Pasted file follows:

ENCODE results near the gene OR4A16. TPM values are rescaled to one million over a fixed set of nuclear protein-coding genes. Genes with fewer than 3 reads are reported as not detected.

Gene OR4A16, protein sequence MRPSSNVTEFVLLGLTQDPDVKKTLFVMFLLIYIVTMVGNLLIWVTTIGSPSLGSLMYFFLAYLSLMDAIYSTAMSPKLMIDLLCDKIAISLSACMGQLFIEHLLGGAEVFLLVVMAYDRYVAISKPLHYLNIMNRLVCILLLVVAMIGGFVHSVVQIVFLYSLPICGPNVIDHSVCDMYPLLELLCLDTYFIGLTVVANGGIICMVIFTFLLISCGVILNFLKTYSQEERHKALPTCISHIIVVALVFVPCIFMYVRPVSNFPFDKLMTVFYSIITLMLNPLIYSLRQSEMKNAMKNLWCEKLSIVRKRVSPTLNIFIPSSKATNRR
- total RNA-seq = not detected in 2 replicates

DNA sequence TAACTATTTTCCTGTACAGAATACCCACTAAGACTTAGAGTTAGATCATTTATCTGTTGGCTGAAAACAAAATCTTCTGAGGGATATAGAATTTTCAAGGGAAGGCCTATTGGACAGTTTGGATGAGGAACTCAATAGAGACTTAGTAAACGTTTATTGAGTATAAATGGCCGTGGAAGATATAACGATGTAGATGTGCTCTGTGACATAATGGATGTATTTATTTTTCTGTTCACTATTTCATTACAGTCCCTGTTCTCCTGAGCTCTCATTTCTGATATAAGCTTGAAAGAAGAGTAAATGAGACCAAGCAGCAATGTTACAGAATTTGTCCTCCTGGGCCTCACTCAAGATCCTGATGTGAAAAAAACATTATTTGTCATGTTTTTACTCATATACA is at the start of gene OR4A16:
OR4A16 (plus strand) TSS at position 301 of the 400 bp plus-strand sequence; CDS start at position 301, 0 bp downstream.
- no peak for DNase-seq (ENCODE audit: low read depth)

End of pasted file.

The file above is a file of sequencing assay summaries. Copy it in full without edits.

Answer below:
ENCODE results near the gene OR4A16. TPM values are rescaled to one million over a fixed set of nuclear protein-coding genes. Genes with fewer than 3 reads are reported as not detected.

Gene OR4A16, protein sequence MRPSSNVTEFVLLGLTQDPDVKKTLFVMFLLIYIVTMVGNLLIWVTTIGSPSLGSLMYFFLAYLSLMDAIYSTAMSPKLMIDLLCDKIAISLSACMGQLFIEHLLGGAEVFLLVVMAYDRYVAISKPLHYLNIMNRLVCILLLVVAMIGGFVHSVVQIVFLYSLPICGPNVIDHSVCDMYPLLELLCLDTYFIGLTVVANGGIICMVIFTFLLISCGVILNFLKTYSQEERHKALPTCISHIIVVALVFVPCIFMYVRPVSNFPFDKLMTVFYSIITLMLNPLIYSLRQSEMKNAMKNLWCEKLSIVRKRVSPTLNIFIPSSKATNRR
- total RNA-seq = not detected in 2 replicates

DNA sequence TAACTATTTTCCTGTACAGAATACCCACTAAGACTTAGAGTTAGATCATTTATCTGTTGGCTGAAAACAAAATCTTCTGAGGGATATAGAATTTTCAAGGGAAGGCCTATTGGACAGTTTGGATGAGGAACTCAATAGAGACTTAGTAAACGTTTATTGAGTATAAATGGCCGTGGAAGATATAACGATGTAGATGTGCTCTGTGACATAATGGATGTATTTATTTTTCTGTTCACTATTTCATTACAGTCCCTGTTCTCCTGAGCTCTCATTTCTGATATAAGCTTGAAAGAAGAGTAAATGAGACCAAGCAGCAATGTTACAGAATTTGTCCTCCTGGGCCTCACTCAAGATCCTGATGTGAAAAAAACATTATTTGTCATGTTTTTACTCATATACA is at the start of gene OR4A16:
OR4A16 (plus strand) TSS at position 301 of the 400 bp plus-strand sequence; CDS start at position 301, 0 bp downstream.
- no peak for DNase-seq (ENCODE audit: low read depth)